After the first wave of Urban Vinyl from Japan, US based Kid Robot made Designer toys a household name in the West pushing artists like KOZIK, Ron English and Gary Baseman and they own spin on Medicoms customizable Kubrick and Bearbrick toys called Munnies and Dunnies…

 via  avroko
via avroko

From top left clockwise: Toby toy by Gary Baseman, A Clockwork Carrot Bunny by KOZIK, “Grin” Evil Charlie Brown by Ron English and various Dunnies by Kid Robot.

This unholy marriage between art, fashion, music and collectable toys can be highly addictive. With the easy access to merchandise via eBay and online stores and the never ending flood of cool stuff getting released it’s hard to stay sane. You just can’t Collect Em All anymore. Well, apart from when you a super collector Selim Varol. Apart from having the luxury to run his own toy and art store he has amassed one of the most amazing collection of art and toys on the planet…

And then… when you least expect it… suddenly the whole thing flips and goes full circle and you end up collecting Star Wars again… DAMN! But this time the Vader costs £1,250 on eBay because KAWS designed it and that little monkey with the Boba Fett helmet £100 because it’s a collaboration with fashion label A Bathing Ape. Raising the stakes here!

So Solaris, still on that vinyl?

My big epiphany regarding collecting actually came to me in the home land of characters and limited edition: Japan! After spending three days in a row in the Nakano Broadway Toy Mall I was just a shivering, sweaty mess…

The sheer amount of amazing stuff that was available just blew my mind and didn’t correspond with my financial situation or display space availability. At that point I realised I can’t have it all and that I need to get off the crack.

And when even Mega Star Wars Fanboy NIGO get’s rid of his collection you know it’s time to size down!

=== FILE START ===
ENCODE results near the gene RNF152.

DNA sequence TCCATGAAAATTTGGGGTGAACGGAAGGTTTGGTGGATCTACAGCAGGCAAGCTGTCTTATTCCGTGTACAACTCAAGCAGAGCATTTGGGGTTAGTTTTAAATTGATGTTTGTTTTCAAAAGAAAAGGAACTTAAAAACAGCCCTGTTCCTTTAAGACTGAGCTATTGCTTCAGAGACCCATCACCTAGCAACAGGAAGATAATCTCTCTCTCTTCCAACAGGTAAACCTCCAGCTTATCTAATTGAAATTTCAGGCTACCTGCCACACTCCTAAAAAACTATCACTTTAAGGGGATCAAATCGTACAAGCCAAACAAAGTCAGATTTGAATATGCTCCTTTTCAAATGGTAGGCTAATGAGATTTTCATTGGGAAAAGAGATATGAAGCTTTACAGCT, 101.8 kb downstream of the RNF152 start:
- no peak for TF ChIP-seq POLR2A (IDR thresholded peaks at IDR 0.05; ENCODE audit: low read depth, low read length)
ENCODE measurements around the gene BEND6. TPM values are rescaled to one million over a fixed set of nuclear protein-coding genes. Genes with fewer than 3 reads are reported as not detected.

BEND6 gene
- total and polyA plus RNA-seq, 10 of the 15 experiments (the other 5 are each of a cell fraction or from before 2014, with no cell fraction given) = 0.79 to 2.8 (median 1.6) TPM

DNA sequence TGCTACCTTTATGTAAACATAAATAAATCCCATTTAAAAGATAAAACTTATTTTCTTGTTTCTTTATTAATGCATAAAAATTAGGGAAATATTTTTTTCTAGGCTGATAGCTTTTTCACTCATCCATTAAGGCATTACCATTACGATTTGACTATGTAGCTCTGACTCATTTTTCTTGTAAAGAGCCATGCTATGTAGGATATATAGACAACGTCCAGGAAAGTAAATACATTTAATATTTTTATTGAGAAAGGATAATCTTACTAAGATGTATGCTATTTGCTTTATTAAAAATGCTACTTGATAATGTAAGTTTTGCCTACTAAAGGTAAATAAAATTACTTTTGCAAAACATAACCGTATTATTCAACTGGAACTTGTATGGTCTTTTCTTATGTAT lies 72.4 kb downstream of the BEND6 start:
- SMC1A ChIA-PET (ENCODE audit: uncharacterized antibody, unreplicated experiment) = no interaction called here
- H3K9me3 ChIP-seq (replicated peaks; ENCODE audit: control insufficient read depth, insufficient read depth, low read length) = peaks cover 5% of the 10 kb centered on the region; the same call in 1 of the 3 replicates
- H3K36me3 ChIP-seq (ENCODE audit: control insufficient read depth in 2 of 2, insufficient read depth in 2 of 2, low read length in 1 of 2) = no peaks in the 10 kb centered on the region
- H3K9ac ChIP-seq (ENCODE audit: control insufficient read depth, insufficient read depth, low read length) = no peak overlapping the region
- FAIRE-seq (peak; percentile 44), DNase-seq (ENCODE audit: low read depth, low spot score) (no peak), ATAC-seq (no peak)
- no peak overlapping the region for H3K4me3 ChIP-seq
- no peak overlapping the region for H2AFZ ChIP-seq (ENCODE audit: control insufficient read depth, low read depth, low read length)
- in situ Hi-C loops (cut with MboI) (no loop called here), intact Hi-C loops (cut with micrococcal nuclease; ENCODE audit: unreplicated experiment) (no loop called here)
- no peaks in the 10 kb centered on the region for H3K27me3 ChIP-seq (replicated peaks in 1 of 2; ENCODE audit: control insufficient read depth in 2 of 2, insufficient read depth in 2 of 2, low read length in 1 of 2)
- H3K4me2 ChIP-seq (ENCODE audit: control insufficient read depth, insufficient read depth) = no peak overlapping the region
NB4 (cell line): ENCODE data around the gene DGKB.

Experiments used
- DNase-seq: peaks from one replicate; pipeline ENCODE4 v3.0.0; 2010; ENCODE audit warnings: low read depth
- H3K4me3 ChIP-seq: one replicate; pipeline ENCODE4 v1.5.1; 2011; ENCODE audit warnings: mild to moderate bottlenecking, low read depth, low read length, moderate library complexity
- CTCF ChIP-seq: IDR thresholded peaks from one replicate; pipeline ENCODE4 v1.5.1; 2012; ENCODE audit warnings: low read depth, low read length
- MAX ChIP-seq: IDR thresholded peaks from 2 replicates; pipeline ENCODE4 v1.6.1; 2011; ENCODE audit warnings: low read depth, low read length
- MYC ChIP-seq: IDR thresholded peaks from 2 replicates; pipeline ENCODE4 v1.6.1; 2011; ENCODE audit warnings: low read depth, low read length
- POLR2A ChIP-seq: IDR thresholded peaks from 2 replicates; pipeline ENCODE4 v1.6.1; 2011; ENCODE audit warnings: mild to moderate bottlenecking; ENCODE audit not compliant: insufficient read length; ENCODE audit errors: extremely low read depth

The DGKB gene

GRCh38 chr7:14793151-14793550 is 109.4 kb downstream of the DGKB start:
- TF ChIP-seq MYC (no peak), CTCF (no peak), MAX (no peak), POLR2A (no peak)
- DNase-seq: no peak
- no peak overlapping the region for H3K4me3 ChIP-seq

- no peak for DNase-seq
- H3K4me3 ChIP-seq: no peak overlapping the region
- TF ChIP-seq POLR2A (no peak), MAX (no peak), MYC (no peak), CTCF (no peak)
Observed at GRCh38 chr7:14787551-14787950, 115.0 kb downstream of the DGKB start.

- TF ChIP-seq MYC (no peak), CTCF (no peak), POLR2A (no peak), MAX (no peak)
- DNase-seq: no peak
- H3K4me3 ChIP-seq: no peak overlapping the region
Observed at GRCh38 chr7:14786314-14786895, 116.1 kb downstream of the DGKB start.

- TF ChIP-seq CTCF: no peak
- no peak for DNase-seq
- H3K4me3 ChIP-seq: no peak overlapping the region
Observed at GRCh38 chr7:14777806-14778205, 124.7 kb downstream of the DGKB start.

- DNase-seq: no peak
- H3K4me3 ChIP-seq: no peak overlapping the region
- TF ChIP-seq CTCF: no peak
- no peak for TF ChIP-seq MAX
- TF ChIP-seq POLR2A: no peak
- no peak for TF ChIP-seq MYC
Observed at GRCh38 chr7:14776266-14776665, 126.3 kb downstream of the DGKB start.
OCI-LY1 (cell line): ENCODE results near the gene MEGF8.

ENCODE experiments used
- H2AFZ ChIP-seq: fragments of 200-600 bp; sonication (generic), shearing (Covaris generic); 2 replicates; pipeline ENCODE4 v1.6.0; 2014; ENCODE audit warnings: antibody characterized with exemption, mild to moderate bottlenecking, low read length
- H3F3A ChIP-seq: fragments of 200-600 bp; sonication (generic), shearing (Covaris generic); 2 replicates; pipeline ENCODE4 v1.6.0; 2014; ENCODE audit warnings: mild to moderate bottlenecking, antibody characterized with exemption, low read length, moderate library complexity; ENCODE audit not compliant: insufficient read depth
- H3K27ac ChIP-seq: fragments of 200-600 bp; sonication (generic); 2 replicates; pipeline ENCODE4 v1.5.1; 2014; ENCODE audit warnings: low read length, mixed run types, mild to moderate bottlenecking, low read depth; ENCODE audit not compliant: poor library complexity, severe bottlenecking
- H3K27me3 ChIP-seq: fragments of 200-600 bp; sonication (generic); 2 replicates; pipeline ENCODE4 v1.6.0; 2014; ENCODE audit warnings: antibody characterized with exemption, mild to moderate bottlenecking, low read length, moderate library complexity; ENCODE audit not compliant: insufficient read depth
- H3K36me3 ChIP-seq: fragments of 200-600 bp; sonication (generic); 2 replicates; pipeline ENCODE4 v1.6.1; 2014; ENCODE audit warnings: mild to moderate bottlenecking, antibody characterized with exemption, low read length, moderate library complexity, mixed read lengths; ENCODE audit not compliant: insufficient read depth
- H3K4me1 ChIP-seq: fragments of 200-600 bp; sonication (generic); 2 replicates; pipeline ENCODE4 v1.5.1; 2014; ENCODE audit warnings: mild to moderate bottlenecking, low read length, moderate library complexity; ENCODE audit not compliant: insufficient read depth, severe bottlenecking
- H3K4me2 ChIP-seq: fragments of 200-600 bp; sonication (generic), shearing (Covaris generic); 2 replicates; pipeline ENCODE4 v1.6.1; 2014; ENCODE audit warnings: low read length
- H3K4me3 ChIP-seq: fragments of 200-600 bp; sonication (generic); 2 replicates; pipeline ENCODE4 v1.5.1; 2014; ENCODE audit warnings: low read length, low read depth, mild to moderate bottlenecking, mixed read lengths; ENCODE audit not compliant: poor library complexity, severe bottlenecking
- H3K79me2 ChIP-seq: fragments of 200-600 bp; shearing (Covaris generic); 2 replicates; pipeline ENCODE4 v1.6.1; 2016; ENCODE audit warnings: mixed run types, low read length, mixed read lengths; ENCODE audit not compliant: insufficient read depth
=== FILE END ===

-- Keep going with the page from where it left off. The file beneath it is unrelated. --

Times have changed and I am not really collecting toys anymore. There is just too much stuff out there and the golden age of collecting in early 2000 is definitely over for me.

STILL… there are companies and artists out there that excite me… so here we go!

My Top 5 toy things that still rock in 2016

1) Hot Toys

Slowly but surely Hot Toys from Hong Kong seized the toy crown from Sideshow Toys in America and Medicom in Japan by producing the craziest detailed licensed toys out there! The head sculpts look so freakishly real you might think they decapitated Robert Downey Junior and shrank down his skull using some toy voodoo magic. Is it cool to have Hot Toys? I doubt it get’s you laid but respect from your chubby mates is guaranteed! These are definitely BRO toys… and still awesome…


2) 3AA Toys

Like a fucked up dark version of Hot Toys, 3A are creating crazy detailed figures but with an added art edge. Founded 2008 by Kim Fung Wong and painter and illustrator Ashley Wood 3A’s appeal lies in the withered and distressed look, the post apocalyptic feel and unique design of their characters.

I still need to own one of their pieces someday…


3) Homemade Bootlegs

Toy Hustlers and one man bands like The Sucklord8 Bit Zombie or Streets of Beige might be stuck deep in nostalgia but bring enough freshness and mutation to their hand made pieces for them to be awesome. Being it splattering each toy with paint, creating the best Masters of the Universe toy that never existed or creating a gay empire: Bootleg toys are unique, awesome and damn funny!



4) Cute shit that can’t be ignored

What can I say, I still have a weak spot for cute, well designed characters. Three designers who come to mind are Fluffyhouse, Friends With You and Pete Fowler

5) Super 7 

In 2001, Super7 started as a magazine about vintage Japanese toys. In 2004 they opened their first store in the Japantown district of San Francisco to carry not just toys, but everything else that they wanted: t-shirts, posters, books and more. Told ya it’s all connected!

Somehow they are really OG to me and I love all the weird toys they are stocking…

So there you have it!

My super quick rundown of the toy game. I know I left out many toys, artists and companies and I apologise. Plus I like to acknowledge that women collect toys too! It’s just from my own experience that mostly men sweat over the latest toy releases…. #dontjudgeme #itsacompliment

For more things related to being a toy looser check out: 

www.vinylpulse.com, www.kidrobot.comhttp://toysrevil.blogspot.sg and Toybreak

8 Replies to “Ok so Urban Vinyl is kinda over but…”

  1. Great article, one critique. By the title, I was hoping to learn a little bit about why, or why you think, Urban Vinyl is "over."

    1. The rise of 3d printing, I guess. Now that everyone’ll be able to own these things, no-one will want them anymore. That’s basically the history of luxury items.